This project is funded through Constitution Unit Director Meg Russell's Senior Fellowship with the ESRC-funded UK in a Changing Europe (UKICE) programme, which runs for three years, from June 2019 to May 2022. Meg is one of nine such Senior Fellows focused on a variety of Brexit-related fields.
Commentary and Events
The Fellowship comprises two main elements. The first is to work alongside the UKICE team to facilitate events and commentary on key topics around the broad topic of ‘Brexit, Parliament and the Constitution’. Recent examples include:
- Evidence to the House of Commons Procedure Committee, on Commons procedure during the pandemic. Our summary, including links to the full evidence session and other relevant resources, is here.
- Evidence to the House of Lords Constitution Committee on parliament's workings during the coronavirus pandemic. Find our summary, including a link to the full evidence session, here.
- A blog post laying out proposals for a virtual parliament during the coronavirus pandemic - co-authored with the Hansard Society.
- The Unit partnered with The UK in a Changing Europe to hold a conference on the topic of Parliament and Brexit - including a panel on parliament's place in the constitution which featured Meg Russell. See here for more details, including links for videos of the conference panels.
- A chapter on parliament by Meg Russell in The UK in a Changing Europe's report 'Brexit: what next?'.
- Meg Russell's appearance on The UK in a Changing Europe's Brexit Breakdown podcast, on 16 January 2020.
- Meg Russell's appearance on the National Constitution Center's We The People podcast, discussing the question 'Is Brexit a British Constitutional Crisis?'
- Commentary on the government's proposed programme for the Withdrawal Agreement Bill.
- Meg Russell's appearance on BBC Radio 4's World at One on 14 October, discussing the Queen's Speech.
- Meg Russell's evidence to the Public Administration and Constitutional Affairs Committee on prorogation and the Supreme Court judgment on 8 October 2019.
- A panel discussion of Brexit, Parliament and the Constitution at UCL's It's All Academic Festival on 5 October 2019.
- Appearances by Meg Russell on The UK in a Changing Europe's Brexit Breakdown podcast, on 18 September and 27 September 2019.
- Appearance on a special edition of BBC Radio 4's The Briefing Room on the UK constitution after the Supreme Court ruling, on 26 September 2019.
- An article in the Guardian on 6 September, about the strains recent Brexit events have put on parliament and the constitution.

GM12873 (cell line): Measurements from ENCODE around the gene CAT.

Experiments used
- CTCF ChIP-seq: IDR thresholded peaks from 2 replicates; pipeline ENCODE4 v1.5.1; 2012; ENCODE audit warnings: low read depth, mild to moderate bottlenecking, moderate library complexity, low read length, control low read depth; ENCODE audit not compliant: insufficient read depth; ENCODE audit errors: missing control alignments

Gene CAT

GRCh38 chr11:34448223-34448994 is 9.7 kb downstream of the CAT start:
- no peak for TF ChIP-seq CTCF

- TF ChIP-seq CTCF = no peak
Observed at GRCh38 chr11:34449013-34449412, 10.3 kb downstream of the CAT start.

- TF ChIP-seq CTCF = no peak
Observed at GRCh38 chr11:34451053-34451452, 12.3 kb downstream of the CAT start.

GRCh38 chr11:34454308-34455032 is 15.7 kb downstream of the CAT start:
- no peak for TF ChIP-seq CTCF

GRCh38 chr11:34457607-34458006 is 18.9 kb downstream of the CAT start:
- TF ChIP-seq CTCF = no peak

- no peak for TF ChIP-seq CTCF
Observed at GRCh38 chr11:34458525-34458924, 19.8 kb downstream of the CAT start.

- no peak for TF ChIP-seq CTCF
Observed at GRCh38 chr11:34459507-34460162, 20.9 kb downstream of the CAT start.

- A widely-shared interview on BBC Radio 4's World at One Programme on 28 August, discussing the recently-announced prorogation.
- Meg Russell's appearance on the Prospect podcast on 14 August 2019, discussing a possible vote of no confidence and 'unity' government.
- A detailed interview with Meg Russell on the BBC Radio 4 PM Programme on 9 August discussing what MPs can do to block a 'no deal' Brexit
- Evidence to the House of Commons Exiting the European Union Committee on on prospects for a further Brexit referendum on 24 July 2019.
- A conference held on 15 July 2019 on 'Brexit and the Constitution' - watch a video of Meg Russell's panel at the conference.
Research and Publications
The second part of the project will comprise detailed research and publications focussed on Brexit and parliament. The publications for this project to date are:
- Brexit and Parliament: The Anatomy of a Perfect Storm - published, free to access, in Parliamentary Affairs in June 2020. In this article, Meg Russell charts the stages of parliament’s Brexit ‘perfect storm’, tracing its causes to four factors: the design of the referendum, a period of (unfamiliar) minority government, deeply divided political parties, and the weakness of parliamentary rules in facilitating a solution. In the end, the Brexit argument was primarily one inside the Conservative Party, but parliament got the blame.
The research will result in various outputs, including blogposts, academic journal articles, reports and a likely book. It is anticipated that the outputs will address three main topics:
- The relationship and tensions between principles of direct and representative democracy in the UK constitution.
- The extent and shape of parliament’s influence over the Brexit process.
- What the Brexit process has told us about the need for possible future parliamentary reforms.
This work will build on various past work conducted by Meg Russell, including the Independent Commission on Referendums, her work on the policy impact of the Westminster parliament, and various projects on parliamentary reform, including the project on parliament’s control of its own agenda that helped lay the groundwork for the 2009 recommendations by the ‘Wright committee’.
This project is funded by the Economic and Social Research Council’s The UK in a Changing Europe initiative.